So, a bit stiff from a bad nights sleep I pull on a damp cold wetsuit and we head back out to the beach, it’s really windy on the Sunday and we both get battered even more, it’s still great fun and I manage to ride one or two in, as well as improve my paddling. After about an hour we call it a day, and get a hot tasty pasty and a coffee from the two bright young things manning the café hut. All the locals we meet looks fresh faced, fit and healthy, no one has that pallid stale look of a Londoner, must be the sea air? I was surprised to see that all sorts of people were surfing, mum’s and dad’s, old guys, girls (wet suits make women look hot!), there was no of the ‘you’re not cool enough’ vibe or mocking of newbies, everyone was really chilled and nice.

So, in short, I’ll be back… in a B&B or cottage…. real soon.

Fabada-bing-fabada-boom!



spanish beans – 1

Originally uploaded by eyedropper.co.uk.

We were in Bilbao a couple of weeks ago, and while there I picked up a conpango, which is a pack containing a morcilla (spanish black pudding) a chorizo and some pancetta.

I didn’t know quite how to use it, hence being perplexed by the woman trying to sell me some dried white beans too. Anyway, upon getting home and a bit of googling, I found a good recipe and the above photo is the result… and oh my god what a result! I cooked them for about 12 hours, on the lowest heat my hob could manage, and this is after 24 hours soaking, so this is a real weekend thing.

They were absolutely amazing.. I kept saying to myself ‘..this is just beans, how can it taste so good!?’ Some other internet sites recommend pricking the chorizo and morcilla so they don’t burst. Here’s a shot after about 3 hours
spanish beans - 2

I think the traditional way to serve them is with the meats separate to the beans, and as a starter. What’s probably not traditional is to eat three platefuls in a row then belly flop onto the couch moaning…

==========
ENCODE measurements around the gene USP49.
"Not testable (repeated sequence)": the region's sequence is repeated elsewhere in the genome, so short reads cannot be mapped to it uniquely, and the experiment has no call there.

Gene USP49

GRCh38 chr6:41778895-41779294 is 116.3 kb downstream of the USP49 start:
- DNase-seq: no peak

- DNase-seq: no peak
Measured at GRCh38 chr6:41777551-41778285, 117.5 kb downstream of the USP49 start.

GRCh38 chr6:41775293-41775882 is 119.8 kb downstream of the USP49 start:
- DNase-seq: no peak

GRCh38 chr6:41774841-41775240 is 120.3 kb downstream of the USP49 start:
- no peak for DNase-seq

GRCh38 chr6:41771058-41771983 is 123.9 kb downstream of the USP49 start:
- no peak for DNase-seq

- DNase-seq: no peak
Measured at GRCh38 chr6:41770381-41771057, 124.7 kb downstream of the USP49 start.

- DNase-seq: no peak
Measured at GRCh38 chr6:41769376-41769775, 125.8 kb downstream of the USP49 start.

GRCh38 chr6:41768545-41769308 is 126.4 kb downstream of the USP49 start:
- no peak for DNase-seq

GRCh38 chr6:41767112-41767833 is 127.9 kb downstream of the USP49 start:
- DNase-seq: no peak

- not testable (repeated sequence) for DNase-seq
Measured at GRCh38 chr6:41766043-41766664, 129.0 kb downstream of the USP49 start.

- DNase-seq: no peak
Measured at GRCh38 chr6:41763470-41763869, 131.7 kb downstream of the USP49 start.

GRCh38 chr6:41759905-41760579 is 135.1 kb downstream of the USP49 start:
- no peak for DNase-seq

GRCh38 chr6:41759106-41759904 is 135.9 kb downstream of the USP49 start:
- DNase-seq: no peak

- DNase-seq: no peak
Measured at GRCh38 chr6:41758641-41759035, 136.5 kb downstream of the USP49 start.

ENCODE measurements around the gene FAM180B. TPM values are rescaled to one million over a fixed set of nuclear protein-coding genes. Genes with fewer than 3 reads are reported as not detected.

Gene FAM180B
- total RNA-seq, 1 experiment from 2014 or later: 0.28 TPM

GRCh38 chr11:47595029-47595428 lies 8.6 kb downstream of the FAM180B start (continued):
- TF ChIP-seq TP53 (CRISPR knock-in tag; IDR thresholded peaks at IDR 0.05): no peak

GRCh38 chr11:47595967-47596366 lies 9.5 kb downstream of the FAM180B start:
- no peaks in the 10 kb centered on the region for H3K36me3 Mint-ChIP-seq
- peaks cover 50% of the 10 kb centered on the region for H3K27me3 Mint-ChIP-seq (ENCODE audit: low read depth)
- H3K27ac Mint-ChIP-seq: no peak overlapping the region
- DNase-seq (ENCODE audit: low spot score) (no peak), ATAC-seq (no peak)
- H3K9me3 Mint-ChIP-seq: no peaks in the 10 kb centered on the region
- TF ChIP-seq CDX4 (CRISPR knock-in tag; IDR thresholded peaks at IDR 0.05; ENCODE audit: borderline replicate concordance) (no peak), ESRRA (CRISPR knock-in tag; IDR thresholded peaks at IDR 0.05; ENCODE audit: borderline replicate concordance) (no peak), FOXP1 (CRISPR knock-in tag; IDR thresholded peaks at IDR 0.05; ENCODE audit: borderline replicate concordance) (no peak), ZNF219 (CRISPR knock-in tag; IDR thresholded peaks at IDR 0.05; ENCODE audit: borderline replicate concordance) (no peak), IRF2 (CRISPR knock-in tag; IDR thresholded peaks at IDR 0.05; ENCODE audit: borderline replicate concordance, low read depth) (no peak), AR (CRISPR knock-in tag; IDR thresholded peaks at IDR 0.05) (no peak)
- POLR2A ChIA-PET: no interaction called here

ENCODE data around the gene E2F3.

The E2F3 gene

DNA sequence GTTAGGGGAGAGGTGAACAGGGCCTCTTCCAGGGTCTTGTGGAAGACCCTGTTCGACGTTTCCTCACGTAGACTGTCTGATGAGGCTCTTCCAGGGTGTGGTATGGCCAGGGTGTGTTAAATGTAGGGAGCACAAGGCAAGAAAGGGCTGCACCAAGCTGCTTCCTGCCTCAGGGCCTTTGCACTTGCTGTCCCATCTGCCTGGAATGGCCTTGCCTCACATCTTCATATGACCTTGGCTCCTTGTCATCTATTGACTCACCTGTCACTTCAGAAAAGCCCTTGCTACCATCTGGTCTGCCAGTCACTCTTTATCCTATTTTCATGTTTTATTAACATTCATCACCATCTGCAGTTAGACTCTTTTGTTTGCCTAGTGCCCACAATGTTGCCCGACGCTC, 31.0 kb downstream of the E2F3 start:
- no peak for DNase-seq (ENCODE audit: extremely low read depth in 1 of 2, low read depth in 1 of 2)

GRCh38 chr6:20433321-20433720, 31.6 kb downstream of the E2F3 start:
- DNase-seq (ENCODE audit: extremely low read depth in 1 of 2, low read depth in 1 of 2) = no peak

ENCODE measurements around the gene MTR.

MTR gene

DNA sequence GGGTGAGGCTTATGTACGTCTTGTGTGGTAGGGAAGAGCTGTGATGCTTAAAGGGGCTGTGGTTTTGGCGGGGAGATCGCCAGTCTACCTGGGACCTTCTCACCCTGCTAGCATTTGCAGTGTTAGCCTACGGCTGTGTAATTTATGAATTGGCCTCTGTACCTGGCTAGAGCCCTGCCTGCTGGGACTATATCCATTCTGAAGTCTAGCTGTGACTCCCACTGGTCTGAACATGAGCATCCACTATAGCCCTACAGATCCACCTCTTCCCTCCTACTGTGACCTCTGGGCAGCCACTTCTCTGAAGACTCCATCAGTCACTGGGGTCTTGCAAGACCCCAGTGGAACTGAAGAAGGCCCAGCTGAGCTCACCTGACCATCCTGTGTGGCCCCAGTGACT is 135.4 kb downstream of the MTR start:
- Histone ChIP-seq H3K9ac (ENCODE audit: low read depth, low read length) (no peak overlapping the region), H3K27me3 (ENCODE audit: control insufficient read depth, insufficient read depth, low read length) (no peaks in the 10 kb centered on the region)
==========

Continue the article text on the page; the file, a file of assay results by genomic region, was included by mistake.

One to make again, only this time when there’s a lot of mouths to feed, but they really were fantastic..Bit gassy the next day mind.

Budapest

My only pre-knowledge of Budapest came from a half remembered history lesson about the events of ’56 and a reference in the film Gross Point Blank, Dan Ackroyd’s character says, “ah, Budapest, city of Cathedrals”. Well it does have a great deal of ecclesiastical establishments to commend it, but it also has a great deal of dirt and graffiti too. The guidebook said something along the lines of ‘see Budapest before it becomes just another capital city of a western European social democracy. My overall advice would be, give it a few more years… and go in the spring.

What follows is a long personal post that’s as much for me as thee…

It’s not all bad though. The Art ‘Otel, where we stayed, excellent. Nice comfortable bed, proper duvets, modern design all centred around the art of Donald Sultan (?). It’s on the Buda side of the river, near the Chain Bridge, a crossing we got to know very well. Handy for Buda and the Castle, but over the river from Pest, a bit like having a hotel in waterloo rather than the west end. Still, from room 415 you do get a great view of the (grey/green not blue) Danube every morning.